Those disappointed at the Government's decision not to directly fund schools should acknowledge the great difficulties in financing schools fairly, says Alan Parker.
DAVID Blunkett, the Education Secretary, lost a battle with John Prescott, the deputy Prime Minister, to tie the hands of local authorities over the amount of money they pass to schools, or so some newpapers, including The TES, said recently. This is curious, given that Mr Blunkett has yet to make a public speech in favour of Whitehall setting funding levels directly. At no time, according to my sources, were the civil servants responsible for the new Green Paper, Modernising Local Government Finance, asked to consider such an option.
In the event, the report published last month by the Department of Transport, Environment and the Regions proved to be a low-key affair as far as education is concerned. School funding occupies just four of its 44 pages. The rest covers proposals for changing the current local government finance system and focuses on helping councils to support national policies on modernising local democracy, securing best value and tackling social exclusion.
Despite all that, the big issue in education is the decision that, at least in the medium term, there will be no simple transparent national funding formula for schools which bypasses education authorities. The Green Paper says: "It is not possible to devise a national formula that reflects every variation in local need." As an alternative to securing fair allocations between authorities and between schools, it promises to simplify the national formula which determines how much each authority receives and the "fair funding" formula which distributes funds to schools. It also promises a levelling-up so that there are no losers in real terms.
On the question of how to match funding to the separate responsibilities of authorities and schools, it promises a more transparent split between what should be spent directly on schools and what is required to meet the authorities' responsibilities.
The Green Paper does raise the question of compulsion - which would mean Whitehall setting or "ring-fencing" budgets for school spending and obliging authorities to pass on the money. But it discounts this option in favour of a voluntary approach. This would allow ministers to use moral pressure to try to force compliance.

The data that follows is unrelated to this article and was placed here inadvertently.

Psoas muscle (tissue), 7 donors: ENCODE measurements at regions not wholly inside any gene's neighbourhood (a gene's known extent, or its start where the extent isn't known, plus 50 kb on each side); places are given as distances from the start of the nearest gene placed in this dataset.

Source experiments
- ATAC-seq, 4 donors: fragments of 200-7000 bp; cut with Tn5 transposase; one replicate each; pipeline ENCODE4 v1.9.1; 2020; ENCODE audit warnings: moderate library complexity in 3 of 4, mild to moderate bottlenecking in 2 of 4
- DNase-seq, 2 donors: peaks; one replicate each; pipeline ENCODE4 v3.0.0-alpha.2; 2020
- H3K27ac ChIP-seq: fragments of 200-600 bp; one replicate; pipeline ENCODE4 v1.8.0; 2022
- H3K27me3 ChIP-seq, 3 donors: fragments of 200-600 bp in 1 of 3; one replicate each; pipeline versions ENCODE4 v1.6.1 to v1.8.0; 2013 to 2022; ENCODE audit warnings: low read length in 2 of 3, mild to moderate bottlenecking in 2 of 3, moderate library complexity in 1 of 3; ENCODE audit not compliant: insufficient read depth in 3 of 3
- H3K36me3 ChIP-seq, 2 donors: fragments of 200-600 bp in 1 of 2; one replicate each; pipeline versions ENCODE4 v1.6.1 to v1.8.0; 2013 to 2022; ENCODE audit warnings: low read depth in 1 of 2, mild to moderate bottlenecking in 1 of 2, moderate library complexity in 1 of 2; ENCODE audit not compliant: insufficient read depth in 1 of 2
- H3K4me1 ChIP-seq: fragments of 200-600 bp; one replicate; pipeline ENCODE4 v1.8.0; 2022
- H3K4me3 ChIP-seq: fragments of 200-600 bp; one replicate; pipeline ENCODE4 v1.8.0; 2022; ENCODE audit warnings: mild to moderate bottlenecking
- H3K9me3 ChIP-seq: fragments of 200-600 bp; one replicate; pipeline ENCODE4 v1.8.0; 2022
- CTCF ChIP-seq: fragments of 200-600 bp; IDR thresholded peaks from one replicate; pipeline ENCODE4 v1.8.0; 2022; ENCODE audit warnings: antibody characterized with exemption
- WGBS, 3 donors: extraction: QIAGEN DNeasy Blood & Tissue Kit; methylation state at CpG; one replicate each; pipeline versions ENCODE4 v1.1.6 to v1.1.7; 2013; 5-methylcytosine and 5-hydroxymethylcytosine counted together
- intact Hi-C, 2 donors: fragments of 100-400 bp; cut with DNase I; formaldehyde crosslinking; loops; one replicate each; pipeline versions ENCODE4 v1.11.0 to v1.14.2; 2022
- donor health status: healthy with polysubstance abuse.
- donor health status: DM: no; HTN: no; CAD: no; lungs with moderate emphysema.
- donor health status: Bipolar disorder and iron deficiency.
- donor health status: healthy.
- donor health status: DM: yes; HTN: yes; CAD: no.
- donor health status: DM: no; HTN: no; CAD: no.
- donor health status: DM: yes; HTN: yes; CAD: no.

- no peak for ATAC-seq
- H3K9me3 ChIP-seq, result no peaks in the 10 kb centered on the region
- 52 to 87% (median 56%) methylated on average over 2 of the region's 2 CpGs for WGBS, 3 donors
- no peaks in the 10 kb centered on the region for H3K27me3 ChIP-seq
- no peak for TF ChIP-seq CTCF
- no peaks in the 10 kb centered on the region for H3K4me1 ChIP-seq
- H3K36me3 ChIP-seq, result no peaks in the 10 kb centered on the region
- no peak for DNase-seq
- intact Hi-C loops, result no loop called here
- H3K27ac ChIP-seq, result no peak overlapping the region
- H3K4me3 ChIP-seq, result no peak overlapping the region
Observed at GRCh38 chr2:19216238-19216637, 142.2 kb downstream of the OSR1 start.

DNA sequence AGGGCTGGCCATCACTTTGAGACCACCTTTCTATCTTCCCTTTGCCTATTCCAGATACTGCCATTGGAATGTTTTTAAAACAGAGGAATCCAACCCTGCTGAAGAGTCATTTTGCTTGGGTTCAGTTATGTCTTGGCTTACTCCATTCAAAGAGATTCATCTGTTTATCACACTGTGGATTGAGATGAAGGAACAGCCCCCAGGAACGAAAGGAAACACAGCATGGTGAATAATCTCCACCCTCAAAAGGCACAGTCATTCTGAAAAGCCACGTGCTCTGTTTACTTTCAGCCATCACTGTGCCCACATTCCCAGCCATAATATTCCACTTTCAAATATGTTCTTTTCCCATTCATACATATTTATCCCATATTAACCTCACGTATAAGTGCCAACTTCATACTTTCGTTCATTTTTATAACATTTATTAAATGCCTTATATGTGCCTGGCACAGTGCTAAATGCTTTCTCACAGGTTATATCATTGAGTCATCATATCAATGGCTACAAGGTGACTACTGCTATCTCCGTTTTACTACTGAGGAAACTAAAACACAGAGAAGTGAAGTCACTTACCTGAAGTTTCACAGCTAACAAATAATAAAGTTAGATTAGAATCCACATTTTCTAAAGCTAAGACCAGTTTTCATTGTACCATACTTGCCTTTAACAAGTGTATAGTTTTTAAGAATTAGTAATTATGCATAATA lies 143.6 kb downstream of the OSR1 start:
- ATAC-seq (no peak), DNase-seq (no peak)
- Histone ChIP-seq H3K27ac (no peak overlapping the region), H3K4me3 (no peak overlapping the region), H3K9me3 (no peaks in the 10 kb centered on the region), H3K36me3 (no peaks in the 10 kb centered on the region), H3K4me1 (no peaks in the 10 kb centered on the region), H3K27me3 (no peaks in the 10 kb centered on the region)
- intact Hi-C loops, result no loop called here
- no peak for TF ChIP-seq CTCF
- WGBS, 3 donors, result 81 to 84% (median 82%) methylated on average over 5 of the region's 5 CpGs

Compulsion is seen as eroding local democracy and accontability, undermining co-ordination between services and, most importantly, creating an unhelpful precedent for ring-fencing other budgets. Yet the paper includes a threat that legislation could follow if the voluntary approach fails. In addition, ministers intend to retain specific grants to support particular initiatives, such as the literacy strategy and Excellence in Cities.
Supporters of a national funding formula - led by the heads' unions - will be disappointed but they never really stood a chance. The idea is more difficult than it looks, and, anyway, would be unlikely to deliver the anticipated benefits.
A "fair" system is not one that simply delivers the same amount of cash per pupil to every school. There is general agreement about the reasons why some schools need more, but the list of possible factors is long. If "simplicity" is important, choosing a few formula elements is problematic and allocating weightings to them would prompt fierce debate. Finally, collecting reliable data to feed into formulae can generate both excessive bureaucracy, and "perverse incentives" (such as the threat of reduced cash if a school proves successful at raising standards).
The complexity of the system hinders its rapid reform. Different levels of cash per pupil are easy to identify, but differences in schemes of delegation, compounded by the genuine case for differential funding, makes valid comparison between schools problematic. However, when transparency is achieved it might well reveal that present inequalities are not as unfair as some now believe.
Thus, a new national system will be difficult to design and expensive to implement, particularly if the promise to protect potential losers is to be kept. This all points to long time-scales. The Green Paper gives 2003-04 as the likely year for changes to the local government finance system overall. The need to phase in changes at school level will push convergence to a new system further back than that.
Resolving the technical issues will also require the combination of technical expertise and the ability to reconcile competing interests. This means that even if there is a longer-term agenda to produce a uniform national system, LEAs will be expected to undertake the process of convergence. This is the fundamental reason why direct funding could not be offered in this Green Paper.
Alan Parker is director of education for Ealing, London